Last night my room was #151 "Sugar And Spice", and it looked like it was decorated by a teenage Marcia Brady. Pink walls, baby-blue bathroom tile, and a brown velour couch. And of course, the room next door was "Everything Nice". Gawd knows what the hell THAT one looks like.

Actually you can see precisely what "Everything Nice" looks like right here:

Yesterday it was supposed to be raining, but the finish in San Jose was brilliantly sunny and gorgeous. Today we're in SLO, and the weather is supposed to suck. I wore my Spyder soft shell ski gear, which is totally waterproof, yet breatheable. Warm enough to wear on the slopes, but breathable enough to wear on a plane. Great stuff, I recommend it.

Tomorrow is the Time Trial in Solvang, so the TV show is very dependent on me. Timing graphics are everything in a TT. Our timing graphics during the Prologue in Stanford were 100% spot-on. If I can do that again tomorrow, there will be a lot of smiles around here.

The satellite guys here are trying to rig up an experiment; they're going to try to extend our VPN out to the mid-way time check (about 10 km away) via satellite so that I can do live timing graphics from the INT as well as from the finish. These satellite guys (Strategic Television) are very, very bright and technically adept, so I think they just might pull that off, and it will be way cool if they do.

Tuesday, February 19, 2008

San Jose

Three stages and we're now 10 miles from where we started. Tomorrow's stage, Modesto to San Jose, brings the riders back to a spot about 10 miles from the start of the Prologue last Sunday.

Two pretty crappy hotels since I last wrote: the Holiday Inn in Sacramento and now another crappy Holiday Inn in San Jose. But, hey, I arrive exhausted to the point of incoherence, I sleep for a few hours, and I'm gone. The Abu Dhabi suite at the Raghead Inn would make little difference to me.

It rained today and the racing sucked, but Cipollini got third. He almost won the damn thing. He was right there in the hunt, as aggressive as ever. Pretty cool for a 41 year old guy who hasn't raced in three years. I admire him.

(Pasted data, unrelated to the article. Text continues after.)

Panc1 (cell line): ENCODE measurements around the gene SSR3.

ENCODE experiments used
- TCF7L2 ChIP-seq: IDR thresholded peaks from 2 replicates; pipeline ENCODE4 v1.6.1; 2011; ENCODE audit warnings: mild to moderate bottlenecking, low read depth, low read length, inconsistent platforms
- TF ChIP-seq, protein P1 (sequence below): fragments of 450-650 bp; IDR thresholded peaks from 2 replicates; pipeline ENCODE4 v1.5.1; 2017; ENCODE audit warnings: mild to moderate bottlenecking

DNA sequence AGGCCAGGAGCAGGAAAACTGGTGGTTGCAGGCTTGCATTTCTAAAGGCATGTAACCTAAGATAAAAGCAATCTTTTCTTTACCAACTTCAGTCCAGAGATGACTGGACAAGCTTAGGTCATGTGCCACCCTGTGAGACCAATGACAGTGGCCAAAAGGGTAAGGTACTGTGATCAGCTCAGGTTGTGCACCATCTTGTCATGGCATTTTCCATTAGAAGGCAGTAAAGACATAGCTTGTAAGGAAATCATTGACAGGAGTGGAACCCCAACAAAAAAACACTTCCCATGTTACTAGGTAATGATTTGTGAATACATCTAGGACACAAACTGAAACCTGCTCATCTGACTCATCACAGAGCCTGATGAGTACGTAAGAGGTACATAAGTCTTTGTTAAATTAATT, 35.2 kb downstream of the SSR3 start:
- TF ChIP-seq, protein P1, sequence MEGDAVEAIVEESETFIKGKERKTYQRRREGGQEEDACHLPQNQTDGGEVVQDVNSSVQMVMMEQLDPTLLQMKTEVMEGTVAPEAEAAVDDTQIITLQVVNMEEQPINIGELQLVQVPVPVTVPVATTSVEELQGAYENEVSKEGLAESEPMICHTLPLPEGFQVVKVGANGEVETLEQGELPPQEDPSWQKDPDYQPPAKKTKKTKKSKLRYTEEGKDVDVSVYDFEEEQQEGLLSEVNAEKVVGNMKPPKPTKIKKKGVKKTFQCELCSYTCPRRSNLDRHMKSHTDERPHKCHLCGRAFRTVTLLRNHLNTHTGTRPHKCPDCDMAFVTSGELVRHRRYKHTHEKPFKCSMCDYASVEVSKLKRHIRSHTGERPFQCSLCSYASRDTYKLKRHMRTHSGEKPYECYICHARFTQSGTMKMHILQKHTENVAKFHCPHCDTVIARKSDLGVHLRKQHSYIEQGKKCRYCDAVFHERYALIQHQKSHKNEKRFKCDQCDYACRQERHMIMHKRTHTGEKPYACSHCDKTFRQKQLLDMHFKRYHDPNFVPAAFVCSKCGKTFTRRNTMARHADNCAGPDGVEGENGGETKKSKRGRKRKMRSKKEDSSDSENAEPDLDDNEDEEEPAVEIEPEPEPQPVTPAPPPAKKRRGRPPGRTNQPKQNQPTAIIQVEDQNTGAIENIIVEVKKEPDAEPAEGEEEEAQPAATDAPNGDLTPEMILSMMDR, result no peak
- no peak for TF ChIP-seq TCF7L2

This "Rock Racing" is quite an outfit. Their team car is a Hummer limo, and their podium girl is a rent-a-slut in studded motorcycle leathers. If anyone can appreciate that sort of thing, it's Cipolini.

I'm having problems with Matt, the graphics coordinator. He's worked for VERSUS on six Tours de France. He demands things "because that's the way we do it at The Tour". However, the way VERSUS does a lot of things at The Tour are just plain wrong. 180 countries take the graphics & results from the ASO as-is, and one does their own - Versus. Versus's graphics suck, and Versus is a joke to the people at The Tour.

Today Matt had me re-write a clock program because he didn't like the way it looked. Then when the Producer & Director saw Matt's "revised" look, they told him to shove it up his ass.
I wasted an hour of programming in the middle of a show.

Fred's Lynx photofinish system displays results in a cycling-specific format like this:

1 Boonen 4:04:09
2 Bettini same time
3 Cipollini same time

Matt demanded that my interface program display stage standings "the way we do it at the Tour". Like this:

1 Boonen 4:04:09
2 Bettini +0.00
3 Cipollini +0.00

Well, Fred and I KNOW the guy responsible for all photofinish & results at Le Tour, a fellow named Gerald. Fred called him, and Gerald said Matt is full of shit. ASO displays their photofinish results like this:

1 Boonen 4:04:09
2 Bettini M/T
3 Cipollini M/T

M/T stands for même temps, or SAME TIME in French.

So I worked for a few hours on a program which does things Matt's way, but Matt is wrong and it looks fucking stupid.

Monday, February 18, 2008


The Prologue went perfectly for us. Graphics perfect. Timing perfect. As for things beyond our control, the site (Stanford University) is awesome, the weather was perfect, it was just a great day.

Things can only go downhill from here, I fear.

Stayed at the Hotel Flamingo in Santa Rosa last night. Trust me on this....if the Hotel Flamingo is on your list of places to visit on your Winnebago tour of the US, remove it. Enough said.

I took off from Stanford around 5:30 and was asleep by 8:30, then was onsite in downtown Santa Rosa around 8 this morning. Having my own car is definitely the way to go on this tour, from a sleep and relaxation standpoint. My roommate, Bruce Braesemle, arrived at around 11:30 and was out the door at 6:30, so he was at the hotel for a grand total of 7 hours. I on the other hand had a much better night, having utilized our stellar room at the Flamingo for a whopping 11 hours.

Here are some pikkies for your amusement.
This Toyota Camry is my steed for the week. Great having a vehicle which, in and of itself, is a credential.

Meet Jill. She gets coffee. This is actually a very bad photo, she's gorgeous, and dresses very nicely.
Doping control. No further comment.

The finish straightaway at the Prologue. Note the perfect weather.

RF antennas on the snorkel lift.